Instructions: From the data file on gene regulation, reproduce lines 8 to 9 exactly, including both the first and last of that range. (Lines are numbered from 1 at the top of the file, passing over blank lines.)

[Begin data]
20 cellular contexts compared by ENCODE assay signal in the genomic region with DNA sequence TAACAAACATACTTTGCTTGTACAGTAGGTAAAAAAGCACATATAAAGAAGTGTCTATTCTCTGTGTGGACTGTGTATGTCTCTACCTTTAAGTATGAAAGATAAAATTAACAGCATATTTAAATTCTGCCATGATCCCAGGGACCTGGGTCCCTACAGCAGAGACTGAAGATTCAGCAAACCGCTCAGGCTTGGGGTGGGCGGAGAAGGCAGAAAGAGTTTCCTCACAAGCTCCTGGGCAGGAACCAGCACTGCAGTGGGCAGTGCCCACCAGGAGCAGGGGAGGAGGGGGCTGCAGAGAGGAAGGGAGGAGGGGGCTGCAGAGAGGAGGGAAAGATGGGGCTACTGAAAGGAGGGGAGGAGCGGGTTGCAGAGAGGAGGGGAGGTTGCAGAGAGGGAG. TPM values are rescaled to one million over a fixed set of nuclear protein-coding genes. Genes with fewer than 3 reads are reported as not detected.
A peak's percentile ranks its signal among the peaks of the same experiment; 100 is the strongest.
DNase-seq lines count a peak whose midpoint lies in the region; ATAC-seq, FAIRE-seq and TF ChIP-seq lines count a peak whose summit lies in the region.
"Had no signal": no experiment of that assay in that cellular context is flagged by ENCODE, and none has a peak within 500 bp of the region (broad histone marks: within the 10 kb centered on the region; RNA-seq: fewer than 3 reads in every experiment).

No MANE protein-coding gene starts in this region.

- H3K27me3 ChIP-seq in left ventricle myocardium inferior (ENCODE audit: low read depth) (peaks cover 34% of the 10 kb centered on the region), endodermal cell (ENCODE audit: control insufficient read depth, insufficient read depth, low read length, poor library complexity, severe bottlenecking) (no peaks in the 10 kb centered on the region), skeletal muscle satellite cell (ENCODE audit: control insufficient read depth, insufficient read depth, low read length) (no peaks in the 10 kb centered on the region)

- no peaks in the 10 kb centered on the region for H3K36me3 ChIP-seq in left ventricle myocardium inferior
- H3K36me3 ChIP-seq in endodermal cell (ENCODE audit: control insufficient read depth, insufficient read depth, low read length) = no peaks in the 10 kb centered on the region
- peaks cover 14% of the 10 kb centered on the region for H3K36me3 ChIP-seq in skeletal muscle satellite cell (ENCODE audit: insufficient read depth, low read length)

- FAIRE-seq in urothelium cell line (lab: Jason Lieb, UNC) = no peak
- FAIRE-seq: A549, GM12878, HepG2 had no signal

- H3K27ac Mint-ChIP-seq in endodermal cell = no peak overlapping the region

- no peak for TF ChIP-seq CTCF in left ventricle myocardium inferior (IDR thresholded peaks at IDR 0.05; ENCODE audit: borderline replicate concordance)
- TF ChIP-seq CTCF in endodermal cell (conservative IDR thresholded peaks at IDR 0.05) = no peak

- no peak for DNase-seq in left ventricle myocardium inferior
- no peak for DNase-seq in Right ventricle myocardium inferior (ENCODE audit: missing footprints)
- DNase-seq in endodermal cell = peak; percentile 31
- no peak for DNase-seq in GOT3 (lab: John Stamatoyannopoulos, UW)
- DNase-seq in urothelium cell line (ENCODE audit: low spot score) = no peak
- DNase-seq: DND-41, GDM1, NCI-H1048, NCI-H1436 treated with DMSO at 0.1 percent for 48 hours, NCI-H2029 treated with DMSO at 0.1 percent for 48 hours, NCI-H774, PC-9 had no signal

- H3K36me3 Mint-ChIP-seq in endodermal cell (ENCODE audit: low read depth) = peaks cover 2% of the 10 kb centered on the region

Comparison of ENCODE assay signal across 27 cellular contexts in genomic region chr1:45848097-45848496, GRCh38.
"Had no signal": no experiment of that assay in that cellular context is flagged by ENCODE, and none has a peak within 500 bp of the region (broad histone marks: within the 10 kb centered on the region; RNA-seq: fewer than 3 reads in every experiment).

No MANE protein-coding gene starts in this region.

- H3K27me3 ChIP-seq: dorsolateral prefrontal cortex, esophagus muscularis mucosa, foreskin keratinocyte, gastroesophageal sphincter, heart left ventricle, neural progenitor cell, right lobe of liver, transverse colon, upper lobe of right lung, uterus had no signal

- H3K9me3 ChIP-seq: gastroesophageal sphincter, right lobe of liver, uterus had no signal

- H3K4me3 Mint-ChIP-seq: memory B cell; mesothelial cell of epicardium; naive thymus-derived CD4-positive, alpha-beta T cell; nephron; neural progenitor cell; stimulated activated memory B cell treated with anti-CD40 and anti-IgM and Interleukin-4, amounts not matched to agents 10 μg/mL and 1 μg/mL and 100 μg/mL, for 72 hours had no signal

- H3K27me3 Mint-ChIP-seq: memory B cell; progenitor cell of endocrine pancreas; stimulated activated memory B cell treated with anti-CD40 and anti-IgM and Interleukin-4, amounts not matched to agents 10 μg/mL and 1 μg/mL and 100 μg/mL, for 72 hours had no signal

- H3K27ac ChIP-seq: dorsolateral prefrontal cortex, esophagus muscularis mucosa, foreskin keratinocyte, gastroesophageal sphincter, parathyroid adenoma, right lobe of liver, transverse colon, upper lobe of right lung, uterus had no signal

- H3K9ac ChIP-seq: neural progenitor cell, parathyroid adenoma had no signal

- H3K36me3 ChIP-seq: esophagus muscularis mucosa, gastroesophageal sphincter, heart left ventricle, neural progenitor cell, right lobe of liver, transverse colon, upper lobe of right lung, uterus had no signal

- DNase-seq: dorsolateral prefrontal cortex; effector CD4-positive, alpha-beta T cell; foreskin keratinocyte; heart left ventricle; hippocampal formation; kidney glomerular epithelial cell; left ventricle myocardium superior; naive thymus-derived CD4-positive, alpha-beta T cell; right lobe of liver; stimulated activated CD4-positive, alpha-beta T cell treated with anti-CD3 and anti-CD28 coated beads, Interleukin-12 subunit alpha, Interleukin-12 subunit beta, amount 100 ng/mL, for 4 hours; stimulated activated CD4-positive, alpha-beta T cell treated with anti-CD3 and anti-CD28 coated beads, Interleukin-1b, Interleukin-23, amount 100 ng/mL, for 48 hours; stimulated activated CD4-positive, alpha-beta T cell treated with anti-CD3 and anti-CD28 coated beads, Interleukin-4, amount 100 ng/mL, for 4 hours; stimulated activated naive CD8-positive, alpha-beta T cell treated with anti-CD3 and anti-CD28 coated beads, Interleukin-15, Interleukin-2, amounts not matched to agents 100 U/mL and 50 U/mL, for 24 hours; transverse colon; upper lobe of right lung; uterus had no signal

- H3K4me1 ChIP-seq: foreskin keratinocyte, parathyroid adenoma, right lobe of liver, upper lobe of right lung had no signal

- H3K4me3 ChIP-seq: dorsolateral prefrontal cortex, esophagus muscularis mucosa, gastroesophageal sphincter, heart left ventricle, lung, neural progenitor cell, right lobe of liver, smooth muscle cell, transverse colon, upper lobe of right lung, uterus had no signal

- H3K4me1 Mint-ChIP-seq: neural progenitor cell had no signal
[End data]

- H3K36me3 ChIP-seq in endodermal cell (ENCODE audit: control insufficient read depth, insufficient read depth, low read length) = no peaks in the 10 kb centered on the region
- peaks cover 14% of the 10 kb centered on the region for H3K36me3 ChIP-seq in skeletal muscle satellite cell (ENCODE audit: insufficient read depth, low read length)